Eskimo Inuit people live around the American Arctic (from Quebec to Alaska including Hudson Bay and adjacent islands) and the west coast of Greenland, and they are the first witnesses since the mid-twentieth century observing whales in their waters, unknown before. Moreover, in recent years scientists have made numerous orca’ sightings, they have been photographed individually (Young et al 2011), and their travels have been followed through bioacoustics (Ferguson et al 2010) and other techniques.
Figure 9. (Top): Narwhals with the characteristic great tusk, which gave rise to the myth of the unicorn. (Low): Group of orcas attacking narwhals cornered on the beach. Watch the video of PBS Nature.
For some years attacks by orcas on narwhals (as in Figure 9) have been observed repeatedly by Inuit Eskimos and studied in detail by several scientists. Laidre et al (2006) observed that before approaching whales, the narwhals tend to group, are more quiet and swim closer to the beach in shallow waters. During the attack, the narwhals disperse significantly but nevertheless mortality is very high. After predation, which can last several hours, oily stains are observed in sea surface, which come from fat of depredated narwhals (Figure 10).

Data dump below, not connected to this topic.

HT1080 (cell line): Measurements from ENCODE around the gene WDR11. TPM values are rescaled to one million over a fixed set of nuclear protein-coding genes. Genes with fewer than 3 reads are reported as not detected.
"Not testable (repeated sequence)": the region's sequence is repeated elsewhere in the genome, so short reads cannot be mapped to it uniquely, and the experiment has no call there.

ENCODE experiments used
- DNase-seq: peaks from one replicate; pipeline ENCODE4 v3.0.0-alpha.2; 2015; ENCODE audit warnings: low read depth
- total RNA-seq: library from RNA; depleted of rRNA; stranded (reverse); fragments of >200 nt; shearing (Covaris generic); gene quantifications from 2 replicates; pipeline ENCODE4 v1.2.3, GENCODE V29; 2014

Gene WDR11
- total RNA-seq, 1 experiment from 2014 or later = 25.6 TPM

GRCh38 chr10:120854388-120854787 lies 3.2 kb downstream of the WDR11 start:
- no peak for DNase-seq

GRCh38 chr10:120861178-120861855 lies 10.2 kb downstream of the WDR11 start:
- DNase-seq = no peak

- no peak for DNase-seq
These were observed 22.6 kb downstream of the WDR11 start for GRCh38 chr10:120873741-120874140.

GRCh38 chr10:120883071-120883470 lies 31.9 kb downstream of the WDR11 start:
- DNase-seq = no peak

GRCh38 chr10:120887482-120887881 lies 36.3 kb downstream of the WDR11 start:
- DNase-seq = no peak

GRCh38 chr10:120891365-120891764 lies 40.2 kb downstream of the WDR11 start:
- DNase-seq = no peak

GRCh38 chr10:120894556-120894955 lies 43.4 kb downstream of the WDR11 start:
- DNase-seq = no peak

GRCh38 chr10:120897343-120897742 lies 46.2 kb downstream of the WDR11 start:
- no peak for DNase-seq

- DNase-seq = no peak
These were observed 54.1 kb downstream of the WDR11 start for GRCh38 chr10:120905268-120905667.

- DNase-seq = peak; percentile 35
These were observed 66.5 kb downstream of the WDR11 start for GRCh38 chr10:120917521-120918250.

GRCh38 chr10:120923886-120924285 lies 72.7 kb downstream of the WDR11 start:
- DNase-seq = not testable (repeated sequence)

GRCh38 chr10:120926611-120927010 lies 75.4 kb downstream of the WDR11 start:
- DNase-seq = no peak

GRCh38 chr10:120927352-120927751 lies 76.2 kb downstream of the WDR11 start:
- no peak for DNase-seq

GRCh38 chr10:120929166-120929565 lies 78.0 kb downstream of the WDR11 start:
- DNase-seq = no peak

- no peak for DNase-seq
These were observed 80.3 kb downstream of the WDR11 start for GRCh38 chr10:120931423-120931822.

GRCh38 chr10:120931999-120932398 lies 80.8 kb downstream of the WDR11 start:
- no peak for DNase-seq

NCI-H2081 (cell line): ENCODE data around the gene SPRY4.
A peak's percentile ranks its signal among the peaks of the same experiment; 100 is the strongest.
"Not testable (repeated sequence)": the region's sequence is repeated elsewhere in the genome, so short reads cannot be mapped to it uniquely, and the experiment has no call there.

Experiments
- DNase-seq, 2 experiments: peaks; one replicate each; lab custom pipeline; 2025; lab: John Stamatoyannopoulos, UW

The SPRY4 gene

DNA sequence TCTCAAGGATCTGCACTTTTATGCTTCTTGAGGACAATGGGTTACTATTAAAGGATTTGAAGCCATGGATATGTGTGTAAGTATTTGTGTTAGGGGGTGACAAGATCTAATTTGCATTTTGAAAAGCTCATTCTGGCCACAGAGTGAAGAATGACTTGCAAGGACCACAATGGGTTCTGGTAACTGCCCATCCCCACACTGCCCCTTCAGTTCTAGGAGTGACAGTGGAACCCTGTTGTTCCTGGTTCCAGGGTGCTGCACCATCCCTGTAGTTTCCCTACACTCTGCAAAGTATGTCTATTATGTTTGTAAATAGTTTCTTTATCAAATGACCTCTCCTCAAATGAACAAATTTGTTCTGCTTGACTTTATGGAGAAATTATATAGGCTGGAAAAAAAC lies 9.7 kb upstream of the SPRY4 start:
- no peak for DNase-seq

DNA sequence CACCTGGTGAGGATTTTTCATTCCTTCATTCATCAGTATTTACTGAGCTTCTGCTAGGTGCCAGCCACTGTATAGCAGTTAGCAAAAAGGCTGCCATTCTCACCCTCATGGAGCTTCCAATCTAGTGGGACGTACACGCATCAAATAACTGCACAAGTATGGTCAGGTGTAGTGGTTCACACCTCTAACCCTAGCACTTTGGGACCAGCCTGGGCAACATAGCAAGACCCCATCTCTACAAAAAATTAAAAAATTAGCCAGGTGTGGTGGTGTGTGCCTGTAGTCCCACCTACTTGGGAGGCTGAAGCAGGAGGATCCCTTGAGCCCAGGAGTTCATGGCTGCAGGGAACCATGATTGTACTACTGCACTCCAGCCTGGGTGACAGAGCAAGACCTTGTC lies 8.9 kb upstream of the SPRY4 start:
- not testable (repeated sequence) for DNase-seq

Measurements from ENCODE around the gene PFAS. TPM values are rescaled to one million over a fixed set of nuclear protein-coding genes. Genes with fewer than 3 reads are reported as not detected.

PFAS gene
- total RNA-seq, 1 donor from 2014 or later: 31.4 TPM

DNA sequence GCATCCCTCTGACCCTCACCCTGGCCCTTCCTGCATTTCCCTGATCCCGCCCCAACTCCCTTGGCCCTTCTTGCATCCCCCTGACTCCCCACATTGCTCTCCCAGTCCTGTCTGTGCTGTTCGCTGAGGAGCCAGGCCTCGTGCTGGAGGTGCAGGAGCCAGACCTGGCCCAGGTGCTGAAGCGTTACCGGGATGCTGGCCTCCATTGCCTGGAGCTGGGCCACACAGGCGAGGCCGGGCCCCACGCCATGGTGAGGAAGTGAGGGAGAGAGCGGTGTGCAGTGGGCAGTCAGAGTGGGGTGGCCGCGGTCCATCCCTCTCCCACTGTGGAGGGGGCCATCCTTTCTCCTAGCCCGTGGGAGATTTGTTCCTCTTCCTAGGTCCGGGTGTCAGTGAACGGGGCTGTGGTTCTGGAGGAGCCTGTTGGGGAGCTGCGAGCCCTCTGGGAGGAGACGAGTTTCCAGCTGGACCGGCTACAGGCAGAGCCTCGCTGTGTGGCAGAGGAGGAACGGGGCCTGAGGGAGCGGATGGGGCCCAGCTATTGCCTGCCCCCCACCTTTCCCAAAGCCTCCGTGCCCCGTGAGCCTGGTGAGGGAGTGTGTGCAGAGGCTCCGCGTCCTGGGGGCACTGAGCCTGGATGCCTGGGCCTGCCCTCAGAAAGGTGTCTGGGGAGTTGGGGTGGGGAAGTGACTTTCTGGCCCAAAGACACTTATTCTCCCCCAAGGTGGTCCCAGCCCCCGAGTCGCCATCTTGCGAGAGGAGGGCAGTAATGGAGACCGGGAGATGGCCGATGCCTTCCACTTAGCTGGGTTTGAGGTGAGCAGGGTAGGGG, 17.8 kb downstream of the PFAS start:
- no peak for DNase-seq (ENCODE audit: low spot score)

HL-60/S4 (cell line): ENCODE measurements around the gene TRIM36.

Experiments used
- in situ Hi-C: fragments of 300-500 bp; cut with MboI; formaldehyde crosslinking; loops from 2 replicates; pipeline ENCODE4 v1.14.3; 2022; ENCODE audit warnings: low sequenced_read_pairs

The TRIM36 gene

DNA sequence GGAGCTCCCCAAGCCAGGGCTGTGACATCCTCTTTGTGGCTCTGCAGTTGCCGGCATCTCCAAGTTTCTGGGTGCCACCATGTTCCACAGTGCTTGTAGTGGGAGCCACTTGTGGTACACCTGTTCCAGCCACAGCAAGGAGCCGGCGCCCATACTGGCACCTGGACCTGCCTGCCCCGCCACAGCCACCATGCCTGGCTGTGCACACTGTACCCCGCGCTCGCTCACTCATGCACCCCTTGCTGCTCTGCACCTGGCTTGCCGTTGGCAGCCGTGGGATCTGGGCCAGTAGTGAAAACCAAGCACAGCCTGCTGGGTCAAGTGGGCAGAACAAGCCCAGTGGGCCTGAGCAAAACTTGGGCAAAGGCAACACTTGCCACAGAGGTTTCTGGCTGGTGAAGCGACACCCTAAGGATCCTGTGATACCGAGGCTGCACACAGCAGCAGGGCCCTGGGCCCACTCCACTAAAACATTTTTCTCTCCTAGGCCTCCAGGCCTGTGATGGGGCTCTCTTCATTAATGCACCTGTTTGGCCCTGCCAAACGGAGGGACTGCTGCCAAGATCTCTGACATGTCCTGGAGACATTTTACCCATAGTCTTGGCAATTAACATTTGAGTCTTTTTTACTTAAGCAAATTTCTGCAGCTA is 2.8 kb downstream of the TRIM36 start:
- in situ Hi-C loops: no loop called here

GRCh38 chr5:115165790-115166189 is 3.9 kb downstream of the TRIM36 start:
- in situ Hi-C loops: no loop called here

Figure 10. Group of orcas surrounded by patches of oil on the sea surface from the fat of attacked narwhals (Laidre et al 2006).
Orcas’ attacks on narwhals are so common and effective that are beginning to affect the population. The effects are even worse in other cetaceans with smaller population such as whales of Greenland or bowhead (Balena mysticetus), which are now virtually extinct (Figure 11).
Figure 11. Scheme of preys’ proportions by a group of orcas from Hudson Bay (Ferguson et al 2010).
In conclusion, anthropogenic climate change is affecting the Arctic ecosystem severely (and all the other ecosystems), and although this problem is becoming known, effective policy measures to reduce emissions of CO2 and other greenhouse gases are so scarce that hardly will arrive in time. We are leading the planet Earth to a massive extinction of species and ecological changes ever seen in the history of humans.
The picture says it all: polar bear habitat is running out.
Arctic Council: http://www.arctic-council.org
Ferguson S.H., Higdon J.W. & Chmelnitsky E.G. (2010) The rise of killer whales as a major Arctic predator. In S.H. Ferguson, et al. (eds.): A little less Arctic: top predators in the world’s largest northern inland sea, Hudson Bay. Pp. 117–136. New York: Springer
GISTEMP, Goddard Institute for Space Studies Surface Temperature Analysis (NASA-GISS): http://data.giss.nasa.gov/gistemp/
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The Cryosphere Today: http://arctic.atmos.uiuc.edu/cryosphere/
Young BG, Jeff W. Higdon JW, Steven H. Ferguson SH (2011) Killer whale (Orcinus orca) photo-identification in the eastern Canadian Arctic. Polar Research Vol 30